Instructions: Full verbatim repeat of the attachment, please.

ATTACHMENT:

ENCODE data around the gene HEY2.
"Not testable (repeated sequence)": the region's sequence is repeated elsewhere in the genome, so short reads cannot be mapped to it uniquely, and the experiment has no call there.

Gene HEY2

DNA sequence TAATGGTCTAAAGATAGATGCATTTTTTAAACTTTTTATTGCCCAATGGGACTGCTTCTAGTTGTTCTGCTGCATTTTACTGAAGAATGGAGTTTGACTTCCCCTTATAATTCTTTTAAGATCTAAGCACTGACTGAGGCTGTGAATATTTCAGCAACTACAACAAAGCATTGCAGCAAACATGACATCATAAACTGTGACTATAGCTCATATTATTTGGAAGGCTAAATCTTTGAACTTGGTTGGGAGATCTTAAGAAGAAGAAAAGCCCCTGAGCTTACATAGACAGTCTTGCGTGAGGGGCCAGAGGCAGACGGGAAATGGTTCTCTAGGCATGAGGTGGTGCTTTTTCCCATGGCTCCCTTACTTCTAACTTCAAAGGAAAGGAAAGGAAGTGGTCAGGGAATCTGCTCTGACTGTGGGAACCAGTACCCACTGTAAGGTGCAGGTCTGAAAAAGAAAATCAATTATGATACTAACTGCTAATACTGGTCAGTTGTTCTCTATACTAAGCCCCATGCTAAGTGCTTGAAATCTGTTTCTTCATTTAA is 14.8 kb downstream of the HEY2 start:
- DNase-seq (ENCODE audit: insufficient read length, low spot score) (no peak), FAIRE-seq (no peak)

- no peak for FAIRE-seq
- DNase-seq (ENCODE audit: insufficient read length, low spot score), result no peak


ENCODE data around the gene HEY2.
"Not testable (repeated sequence)": the region's sequence is repeated elsewhere in the genome, so short reads cannot be mapped to it uniquely, and the experiment has no call there.

Gene HEY2

DNA sequence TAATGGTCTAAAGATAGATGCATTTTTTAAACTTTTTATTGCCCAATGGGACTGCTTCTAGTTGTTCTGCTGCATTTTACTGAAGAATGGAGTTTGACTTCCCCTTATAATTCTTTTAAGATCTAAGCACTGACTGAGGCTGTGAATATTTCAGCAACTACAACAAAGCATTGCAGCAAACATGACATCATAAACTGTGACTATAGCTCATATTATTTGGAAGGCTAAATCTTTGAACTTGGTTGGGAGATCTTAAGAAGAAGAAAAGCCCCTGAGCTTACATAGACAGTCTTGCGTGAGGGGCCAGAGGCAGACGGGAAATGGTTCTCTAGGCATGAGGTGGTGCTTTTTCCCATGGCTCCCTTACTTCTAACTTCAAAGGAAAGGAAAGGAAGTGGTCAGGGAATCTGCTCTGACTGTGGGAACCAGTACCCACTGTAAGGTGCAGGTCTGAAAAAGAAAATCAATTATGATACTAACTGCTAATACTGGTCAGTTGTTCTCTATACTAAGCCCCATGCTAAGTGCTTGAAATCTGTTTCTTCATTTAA is 14.8 kb downstream of the HEY2 start:
- DNase-seq (ENCODE audit: insufficient read length, low spot score) (no peak), FAIRE-seq (no peak)

- no peak for FAIRE-seq
- DNase-seq (ENCODE audit: insufficient read length, low spot score), result no peak